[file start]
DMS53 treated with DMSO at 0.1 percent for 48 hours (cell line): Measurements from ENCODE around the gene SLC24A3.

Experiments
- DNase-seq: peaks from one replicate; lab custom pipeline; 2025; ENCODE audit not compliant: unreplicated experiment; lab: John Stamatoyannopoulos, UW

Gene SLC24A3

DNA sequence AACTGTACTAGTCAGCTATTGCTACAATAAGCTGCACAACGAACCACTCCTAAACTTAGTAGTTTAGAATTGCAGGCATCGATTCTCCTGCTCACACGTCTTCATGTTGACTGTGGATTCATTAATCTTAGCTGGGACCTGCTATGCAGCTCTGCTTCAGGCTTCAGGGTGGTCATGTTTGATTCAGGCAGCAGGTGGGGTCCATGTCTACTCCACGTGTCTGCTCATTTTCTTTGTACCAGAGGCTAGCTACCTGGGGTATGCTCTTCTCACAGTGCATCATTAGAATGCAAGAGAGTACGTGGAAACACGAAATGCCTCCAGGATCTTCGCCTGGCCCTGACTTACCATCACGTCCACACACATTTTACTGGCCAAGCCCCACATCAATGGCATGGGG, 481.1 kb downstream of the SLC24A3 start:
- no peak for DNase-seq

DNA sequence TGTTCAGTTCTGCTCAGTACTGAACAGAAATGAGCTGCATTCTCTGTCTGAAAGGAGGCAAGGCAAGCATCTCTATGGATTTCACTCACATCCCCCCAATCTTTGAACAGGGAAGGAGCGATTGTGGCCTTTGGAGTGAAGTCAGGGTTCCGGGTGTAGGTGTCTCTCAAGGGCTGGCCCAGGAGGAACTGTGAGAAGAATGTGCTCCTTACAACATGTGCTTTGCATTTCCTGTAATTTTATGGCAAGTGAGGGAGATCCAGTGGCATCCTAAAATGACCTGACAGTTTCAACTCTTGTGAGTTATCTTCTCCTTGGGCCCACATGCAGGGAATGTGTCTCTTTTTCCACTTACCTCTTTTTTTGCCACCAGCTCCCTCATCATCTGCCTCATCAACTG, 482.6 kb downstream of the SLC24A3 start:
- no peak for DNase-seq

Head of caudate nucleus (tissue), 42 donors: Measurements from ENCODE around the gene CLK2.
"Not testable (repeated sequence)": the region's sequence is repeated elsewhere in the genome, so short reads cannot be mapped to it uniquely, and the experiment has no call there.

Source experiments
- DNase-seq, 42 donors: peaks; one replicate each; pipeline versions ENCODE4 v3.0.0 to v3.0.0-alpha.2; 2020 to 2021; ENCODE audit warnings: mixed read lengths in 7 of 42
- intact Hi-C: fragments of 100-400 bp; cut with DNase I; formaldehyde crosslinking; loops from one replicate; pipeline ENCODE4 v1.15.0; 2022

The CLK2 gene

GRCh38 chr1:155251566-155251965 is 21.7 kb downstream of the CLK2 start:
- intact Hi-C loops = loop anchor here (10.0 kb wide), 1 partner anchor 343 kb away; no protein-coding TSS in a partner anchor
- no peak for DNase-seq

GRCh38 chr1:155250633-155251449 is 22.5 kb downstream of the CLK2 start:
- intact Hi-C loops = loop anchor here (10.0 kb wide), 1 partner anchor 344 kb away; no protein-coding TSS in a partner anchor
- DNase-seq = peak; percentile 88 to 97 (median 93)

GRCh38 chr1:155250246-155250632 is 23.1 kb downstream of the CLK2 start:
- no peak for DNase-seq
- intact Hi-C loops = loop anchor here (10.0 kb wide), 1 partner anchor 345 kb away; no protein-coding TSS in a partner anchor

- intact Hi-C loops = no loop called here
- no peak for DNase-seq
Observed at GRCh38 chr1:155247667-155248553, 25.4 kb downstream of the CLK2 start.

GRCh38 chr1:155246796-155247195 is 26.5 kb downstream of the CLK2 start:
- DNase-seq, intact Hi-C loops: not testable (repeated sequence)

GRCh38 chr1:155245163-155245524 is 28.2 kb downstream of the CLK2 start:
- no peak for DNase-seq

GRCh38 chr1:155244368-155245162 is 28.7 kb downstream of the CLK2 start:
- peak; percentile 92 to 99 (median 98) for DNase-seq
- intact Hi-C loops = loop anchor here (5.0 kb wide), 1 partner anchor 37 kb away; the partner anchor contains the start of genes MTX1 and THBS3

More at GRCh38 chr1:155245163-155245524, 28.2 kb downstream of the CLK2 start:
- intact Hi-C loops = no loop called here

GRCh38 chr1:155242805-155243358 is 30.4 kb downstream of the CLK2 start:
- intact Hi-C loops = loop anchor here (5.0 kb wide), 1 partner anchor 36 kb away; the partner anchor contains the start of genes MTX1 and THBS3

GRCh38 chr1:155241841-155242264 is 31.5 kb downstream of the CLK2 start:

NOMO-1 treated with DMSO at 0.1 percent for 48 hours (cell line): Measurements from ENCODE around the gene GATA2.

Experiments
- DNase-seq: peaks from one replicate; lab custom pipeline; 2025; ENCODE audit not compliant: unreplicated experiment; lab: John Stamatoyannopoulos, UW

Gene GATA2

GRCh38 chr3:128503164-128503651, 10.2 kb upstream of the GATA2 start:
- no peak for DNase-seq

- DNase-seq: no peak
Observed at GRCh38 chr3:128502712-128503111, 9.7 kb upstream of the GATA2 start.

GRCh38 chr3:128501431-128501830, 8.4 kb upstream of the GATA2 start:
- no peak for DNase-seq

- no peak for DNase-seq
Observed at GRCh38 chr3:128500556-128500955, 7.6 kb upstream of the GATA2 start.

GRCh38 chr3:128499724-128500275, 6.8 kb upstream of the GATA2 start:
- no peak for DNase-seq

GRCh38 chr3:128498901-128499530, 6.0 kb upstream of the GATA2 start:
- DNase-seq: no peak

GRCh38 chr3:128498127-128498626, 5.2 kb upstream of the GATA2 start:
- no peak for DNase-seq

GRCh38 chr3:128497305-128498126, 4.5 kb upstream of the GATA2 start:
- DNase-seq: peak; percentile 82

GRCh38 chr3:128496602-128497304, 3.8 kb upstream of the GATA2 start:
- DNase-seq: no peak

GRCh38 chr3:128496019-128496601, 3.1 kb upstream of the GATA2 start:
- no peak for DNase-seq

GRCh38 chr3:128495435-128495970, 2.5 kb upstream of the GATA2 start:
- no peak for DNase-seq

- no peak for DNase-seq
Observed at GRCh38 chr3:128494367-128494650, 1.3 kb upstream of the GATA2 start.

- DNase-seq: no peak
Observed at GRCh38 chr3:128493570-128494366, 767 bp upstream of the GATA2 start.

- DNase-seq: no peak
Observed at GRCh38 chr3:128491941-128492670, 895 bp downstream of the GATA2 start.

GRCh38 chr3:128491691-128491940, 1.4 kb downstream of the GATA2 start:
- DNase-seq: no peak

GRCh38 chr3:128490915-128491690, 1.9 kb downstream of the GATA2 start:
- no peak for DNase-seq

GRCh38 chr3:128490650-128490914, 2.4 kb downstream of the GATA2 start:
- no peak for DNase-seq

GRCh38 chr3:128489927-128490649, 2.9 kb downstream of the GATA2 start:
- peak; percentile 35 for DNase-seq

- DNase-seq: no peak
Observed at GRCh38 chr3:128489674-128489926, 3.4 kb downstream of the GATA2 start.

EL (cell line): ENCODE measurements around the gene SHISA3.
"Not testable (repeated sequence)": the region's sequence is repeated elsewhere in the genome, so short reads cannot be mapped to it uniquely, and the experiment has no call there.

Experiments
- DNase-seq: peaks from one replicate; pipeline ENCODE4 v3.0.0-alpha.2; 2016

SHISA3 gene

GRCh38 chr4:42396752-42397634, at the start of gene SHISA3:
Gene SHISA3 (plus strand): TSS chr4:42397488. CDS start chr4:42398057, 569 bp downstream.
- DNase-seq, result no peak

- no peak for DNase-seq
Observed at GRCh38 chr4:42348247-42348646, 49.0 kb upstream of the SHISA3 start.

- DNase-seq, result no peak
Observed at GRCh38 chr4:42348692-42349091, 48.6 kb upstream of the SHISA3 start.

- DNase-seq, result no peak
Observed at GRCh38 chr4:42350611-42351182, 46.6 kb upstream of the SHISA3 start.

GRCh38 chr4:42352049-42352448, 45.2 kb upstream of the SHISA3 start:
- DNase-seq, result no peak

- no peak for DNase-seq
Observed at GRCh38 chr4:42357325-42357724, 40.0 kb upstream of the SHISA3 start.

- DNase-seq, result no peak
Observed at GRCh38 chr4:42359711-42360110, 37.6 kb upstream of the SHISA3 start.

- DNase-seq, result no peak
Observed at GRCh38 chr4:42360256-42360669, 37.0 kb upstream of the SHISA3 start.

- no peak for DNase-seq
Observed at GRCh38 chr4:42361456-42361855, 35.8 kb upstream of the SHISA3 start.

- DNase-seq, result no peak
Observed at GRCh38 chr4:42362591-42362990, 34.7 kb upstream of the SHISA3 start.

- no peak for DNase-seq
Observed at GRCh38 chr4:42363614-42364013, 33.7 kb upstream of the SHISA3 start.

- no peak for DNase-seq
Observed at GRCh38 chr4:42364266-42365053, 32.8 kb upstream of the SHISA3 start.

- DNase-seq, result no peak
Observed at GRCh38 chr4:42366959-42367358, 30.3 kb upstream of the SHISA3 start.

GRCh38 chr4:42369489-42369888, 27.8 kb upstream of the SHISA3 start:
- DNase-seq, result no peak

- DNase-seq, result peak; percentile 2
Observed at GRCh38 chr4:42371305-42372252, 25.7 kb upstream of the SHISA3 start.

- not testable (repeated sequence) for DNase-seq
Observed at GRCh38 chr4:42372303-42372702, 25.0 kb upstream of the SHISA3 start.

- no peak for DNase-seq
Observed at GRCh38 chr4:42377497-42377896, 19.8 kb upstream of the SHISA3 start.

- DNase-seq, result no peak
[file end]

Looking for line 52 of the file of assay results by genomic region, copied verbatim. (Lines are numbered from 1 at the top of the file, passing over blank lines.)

- no peak for DNase-seq